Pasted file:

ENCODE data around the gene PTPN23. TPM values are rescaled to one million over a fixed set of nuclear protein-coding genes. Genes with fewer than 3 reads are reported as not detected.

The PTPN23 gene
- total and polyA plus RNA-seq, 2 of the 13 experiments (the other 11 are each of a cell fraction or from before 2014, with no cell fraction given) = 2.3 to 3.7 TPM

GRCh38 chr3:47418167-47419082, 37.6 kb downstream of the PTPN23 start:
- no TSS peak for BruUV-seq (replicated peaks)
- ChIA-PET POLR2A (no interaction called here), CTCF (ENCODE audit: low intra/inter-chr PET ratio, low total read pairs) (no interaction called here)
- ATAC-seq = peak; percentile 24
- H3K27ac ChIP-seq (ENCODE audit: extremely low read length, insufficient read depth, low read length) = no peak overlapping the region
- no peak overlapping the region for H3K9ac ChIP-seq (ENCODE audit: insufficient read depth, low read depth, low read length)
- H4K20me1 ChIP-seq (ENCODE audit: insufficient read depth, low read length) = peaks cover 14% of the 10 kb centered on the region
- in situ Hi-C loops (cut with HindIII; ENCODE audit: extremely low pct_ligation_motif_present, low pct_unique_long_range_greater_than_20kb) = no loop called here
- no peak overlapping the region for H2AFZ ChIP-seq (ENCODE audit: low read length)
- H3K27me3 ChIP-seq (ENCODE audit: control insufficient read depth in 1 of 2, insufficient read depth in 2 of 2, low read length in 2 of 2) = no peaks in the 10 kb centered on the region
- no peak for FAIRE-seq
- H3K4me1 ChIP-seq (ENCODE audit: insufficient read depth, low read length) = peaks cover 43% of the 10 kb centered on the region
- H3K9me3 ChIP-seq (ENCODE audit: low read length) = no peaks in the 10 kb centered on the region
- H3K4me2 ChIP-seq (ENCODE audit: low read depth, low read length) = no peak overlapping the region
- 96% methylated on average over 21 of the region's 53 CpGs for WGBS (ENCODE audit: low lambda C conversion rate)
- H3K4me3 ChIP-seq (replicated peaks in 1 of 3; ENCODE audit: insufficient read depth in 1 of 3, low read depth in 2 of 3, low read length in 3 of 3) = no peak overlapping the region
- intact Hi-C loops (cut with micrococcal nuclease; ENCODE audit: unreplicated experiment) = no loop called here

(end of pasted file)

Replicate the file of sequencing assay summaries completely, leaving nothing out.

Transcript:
ENCODE data around the gene PTPN23. TPM values are rescaled to one million over a fixed set of nuclear protein-coding genes. Genes with fewer than 3 reads are reported as not detected.

The PTPN23 gene
- total and polyA plus RNA-seq, 2 of the 13 experiments (the other 11 are each of a cell fraction or from before 2014, with no cell fraction given) = 2.3 to 3.7 TPM

GRCh38 chr3:47418167-47419082, 37.6 kb downstream of the PTPN23 start:
- no TSS peak for BruUV-seq (replicated peaks)
- ChIA-PET POLR2A (no interaction called here), CTCF (ENCODE audit: low intra/inter-chr PET ratio, low total read pairs) (no interaction called here)
- ATAC-seq = peak; percentile 24
- H3K27ac ChIP-seq (ENCODE audit: extremely low read length, insufficient read depth, low read length) = no peak overlapping the region
- no peak overlapping the region for H3K9ac ChIP-seq (ENCODE audit: insufficient read depth, low read depth, low read length)
- H4K20me1 ChIP-seq (ENCODE audit: insufficient read depth, low read length) = peaks cover 14% of the 10 kb centered on the region
- in situ Hi-C loops (cut with HindIII; ENCODE audit: extremely low pct_ligation_motif_present, low pct_unique_long_range_greater_than_20kb) = no loop called here
- no peak overlapping the region for H2AFZ ChIP-seq (ENCODE audit: low read length)
- H3K27me3 ChIP-seq (ENCODE audit: control insufficient read depth in 1 of 2, insufficient read depth in 2 of 2, low read length in 2 of 2) = no peaks in the 10 kb centered on the region
- no peak for FAIRE-seq
- H3K4me1 ChIP-seq (ENCODE audit: insufficient read depth, low read length) = peaks cover 43% of the 10 kb centered on the region
- H3K9me3 ChIP-seq (ENCODE audit: low read length) = no peaks in the 10 kb centered on the region
- H3K4me2 ChIP-seq (ENCODE audit: low read depth, low read length) = no peak overlapping the region
- 96% methylated on average over 21 of the region's 53 CpGs for WGBS (ENCODE audit: low lambda C conversion rate)
- H3K4me3 ChIP-seq (replicated peaks in 1 of 3; ENCODE audit: insufficient read depth in 1 of 3, low read depth in 2 of 3, low read length in 3 of 3) = no peak overlapping the region
- intact Hi-C loops (cut with micrococcal nuclease; ENCODE audit: unreplicated experiment) = no loop called here